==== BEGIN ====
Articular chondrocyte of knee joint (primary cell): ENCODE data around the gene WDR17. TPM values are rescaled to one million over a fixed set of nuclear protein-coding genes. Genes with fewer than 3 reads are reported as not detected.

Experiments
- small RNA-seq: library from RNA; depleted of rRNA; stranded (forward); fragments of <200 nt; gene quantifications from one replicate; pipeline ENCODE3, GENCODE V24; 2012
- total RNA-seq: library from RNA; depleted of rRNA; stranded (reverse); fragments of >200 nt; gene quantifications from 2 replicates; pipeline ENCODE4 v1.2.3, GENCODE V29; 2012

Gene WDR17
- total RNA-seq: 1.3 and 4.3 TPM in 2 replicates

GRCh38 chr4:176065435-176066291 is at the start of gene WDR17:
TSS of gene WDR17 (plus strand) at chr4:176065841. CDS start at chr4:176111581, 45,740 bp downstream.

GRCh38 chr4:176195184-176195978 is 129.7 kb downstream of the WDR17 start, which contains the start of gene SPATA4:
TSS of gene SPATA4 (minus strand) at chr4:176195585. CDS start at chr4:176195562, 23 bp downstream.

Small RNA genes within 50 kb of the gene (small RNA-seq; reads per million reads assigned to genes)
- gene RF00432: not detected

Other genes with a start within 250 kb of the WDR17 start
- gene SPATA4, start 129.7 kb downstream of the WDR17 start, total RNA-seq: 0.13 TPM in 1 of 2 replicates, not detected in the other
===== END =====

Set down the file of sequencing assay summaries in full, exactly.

Articular chondrocyte of knee joint (primary cell): ENCODE data around the gene WDR17. TPM values are rescaled to one million over a fixed set of nuclear protein-coding genes. Genes with fewer than 3 reads are reported as not detected.

Experiments
- small RNA-seq: library from RNA; depleted of rRNA; stranded (forward); fragments of <200 nt; gene quantifications from one replicate; pipeline ENCODE3, GENCODE V24; 2012
- total RNA-seq: library from RNA; depleted of rRNA; stranded (reverse); fragments of >200 nt; gene quantifications from 2 replicates; pipeline ENCODE4 v1.2.3, GENCODE V29; 2012

Gene WDR17
- total RNA-seq: 1.3 and 4.3 TPM in 2 replicates

GRCh38 chr4:176065435-176066291 is at the start of gene WDR17:
TSS of gene WDR17 (plus strand) at chr4:176065841. CDS start at chr4:176111581, 45,740 bp downstream.

GRCh38 chr4:176195184-176195978 is 129.7 kb downstream of the WDR17 start, which contains the start of gene SPATA4:
TSS of gene SPATA4 (minus strand) at chr4:176195585. CDS start at chr4:176195562, 23 bp downstream.

Small RNA genes within 50 kb of the gene (small RNA-seq; reads per million reads assigned to genes)
- gene RF00432: not detected

Other genes with a start within 250 kb of the WDR17 start
- gene SPATA4, start 129.7 kb downstream of the WDR17 start, total RNA-seq: 0.13 TPM in 1 of 2 replicates, not detected in the other